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Son of God, might be brought to learn who he is, and to believe and to worship him in spirit and in truth! And, under God, there is no way so likely to draw them home, as for those who do know Christ, and believe in him and love him, to increase their knowledge and love more and more, and to bring their lives to a more perfect conformity with his Gospel. That in many things we offend all, is a truth which the consciences of every one of us here assembled can abundantly confirm ; but that our offences may daily become fewer and less flagrant should be at once our labour and our prayer. And for all who in sincerity of heart do thus strive to increase their faith and knowledge of their Saviour, his words to the blind man are a most comfortable prophecy of what he will one day say to them, “ that they have seen him, and he has talked with them ;” on earth, by his word and spirit; in heaven, by his presence revealed to them, when they shall see him as he is.

SERMON XVIII.

1 CORINTHIANS iv. 3, 4.

With me it is a very small thing that I should be judged

of you, or of man's judgment : yea, I judge not mine own self. For I know nothing of myself ; yet am I not hereby justified: but he that judgeth me is the Lord.

The great proportion of mankind are in the habit of reversing these words of the Apostle : “ With them it is a very small thing that they should be judged by the Scriptures, or by God's judgment; but he that judgeth them is themselves or the world.” For though God's word can give them no encouragement or hope, yet do they not feel hereby condemned, so long as the voice of the world or that of their own hearts, both equally deceitful, tell them that all is right with them.

But what is more surprising is, that many people who, if we were to ask them which they most regarded, would be quite shocked at the thought of setting up the opinions of men against the word of God; yet in fact are, in their practice, much more governed by their regard to the former than to the latter. The truth is, that the fear of man is a feeling which grows up with us from our infancy; and we are not aware, perhaps, of the full dominion which it possesses over us.

It is often encouraged by the very education which is designed to root out other bad habits; and it is so disguised under fair names, or mixed up with something that is amiable, or at least allowable, that we become enslaved to it without suspicion. Combined with this, it happens often that they who do read the Bible, pass over much too slightly those passages which speak of the friendship of the world being enmity with God; of its being a bad sign when all men speak well of us; and other things to the same effect : satisfying themselves with the explanation, that all this language referred only to the heathen world, and that in a Christian country it is not applicable. Yet it is too much to assume that the world is really become Christian, because the Gospel in this country is the religion established by law.

The mischief which arises from this habitual anxiety about the good opinion of men, is more than can be told. It is speaking strongly, but truly, to say, that it makes the whole of our life unchristian ; that it dethrones our Maker from his lawful authority, and sets up an idol in his place; that it makes us heathens as completely, for all purposes of our souls' danger, as if we were to bow down and offer sacrifice to a graven image. Let us then first see what the case actually is amongst a very great number of people : and then examine what the Gospel requires it to be, and how far it allows or encourages that natural feeling which makes us desirous to win the good opinion of our neighbours, and which is the origin of those mighty motives of human action—the love of honour, and the fear of reproach.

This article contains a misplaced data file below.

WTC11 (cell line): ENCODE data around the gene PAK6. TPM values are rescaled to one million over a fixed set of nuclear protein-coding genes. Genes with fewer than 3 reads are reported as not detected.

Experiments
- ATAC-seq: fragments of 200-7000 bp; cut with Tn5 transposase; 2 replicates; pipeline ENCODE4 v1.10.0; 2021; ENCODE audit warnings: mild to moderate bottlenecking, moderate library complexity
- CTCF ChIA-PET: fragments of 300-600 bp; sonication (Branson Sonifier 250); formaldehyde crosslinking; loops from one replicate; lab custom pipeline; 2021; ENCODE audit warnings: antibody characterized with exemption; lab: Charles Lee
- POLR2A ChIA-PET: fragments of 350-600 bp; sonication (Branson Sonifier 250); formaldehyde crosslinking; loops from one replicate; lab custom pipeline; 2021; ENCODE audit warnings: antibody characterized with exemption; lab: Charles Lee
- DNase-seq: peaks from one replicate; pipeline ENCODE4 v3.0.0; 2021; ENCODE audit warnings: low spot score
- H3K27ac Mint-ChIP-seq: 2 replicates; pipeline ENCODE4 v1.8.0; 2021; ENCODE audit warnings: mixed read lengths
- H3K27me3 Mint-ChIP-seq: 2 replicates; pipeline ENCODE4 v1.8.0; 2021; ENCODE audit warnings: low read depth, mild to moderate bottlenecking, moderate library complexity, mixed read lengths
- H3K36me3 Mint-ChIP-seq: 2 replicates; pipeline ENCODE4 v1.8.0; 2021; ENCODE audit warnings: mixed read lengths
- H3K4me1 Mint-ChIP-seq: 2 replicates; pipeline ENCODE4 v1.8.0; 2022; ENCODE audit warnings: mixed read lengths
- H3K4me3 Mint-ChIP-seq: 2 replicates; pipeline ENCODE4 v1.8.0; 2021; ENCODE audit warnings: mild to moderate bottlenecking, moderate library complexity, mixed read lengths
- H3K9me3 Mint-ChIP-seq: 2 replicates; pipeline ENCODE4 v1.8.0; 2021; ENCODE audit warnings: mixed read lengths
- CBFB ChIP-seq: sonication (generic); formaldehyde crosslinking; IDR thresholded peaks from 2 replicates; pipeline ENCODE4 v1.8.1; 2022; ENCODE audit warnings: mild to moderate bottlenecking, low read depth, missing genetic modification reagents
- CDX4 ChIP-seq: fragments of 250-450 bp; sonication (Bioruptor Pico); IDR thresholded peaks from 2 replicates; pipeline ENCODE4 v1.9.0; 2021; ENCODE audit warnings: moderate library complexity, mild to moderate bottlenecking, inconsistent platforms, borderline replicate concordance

The foundation of a great part of the evil is the want of accustoming children, from a very early period, to be influenced by the love or fear of God. On the contrary, they have too often no other motives placed before them than those of pleasing their parents, of being thought well of by all their friends, of being liked by every body if they are good, and disliked if they are bad. In this manner they learn to attach a value to the opinion of others for its own sake, and without any distinction whether the world in general is capable of forming a just opinion or not. Besides, it is natural to wish to be thought well of by other people, because we often derive solid benefits from a good reputation, and great inconvenience from a bad one; so that here is a great temptation not only to care too much for the opinion of men, but to care for it without any regard to the good or bad character of those who entertain it; because a bad man, no less than a good one, may have it in his power to do us harm if he thinks ill of us. The actual convenience or inconvenience of being well or ill esteemed by our neighbours is apt then to make us, of itself, too anxious about the praise and favour of men; and this tendency, instead of being checked by education, is too often encouraged by the keeping out of sight the higher motives of the love and fear of God, and by holding out the praise or favour of men, under one name or another, as the continual and chief excitement to good conduct. In some states of life, as in the army and navy, for example, this is carried to a still greater length; for there the maintaining an unblemished character in the eyes of men of his own profession, is really exalted into an idol to which every thing else is sacrificed ; and honour, which is but another name for the good opinion of men, is confessedly the very jewel of a soldier's life, and without which life, in his

eyes, loses all its value. But here is a double evil: for not only is the fear of man put into the

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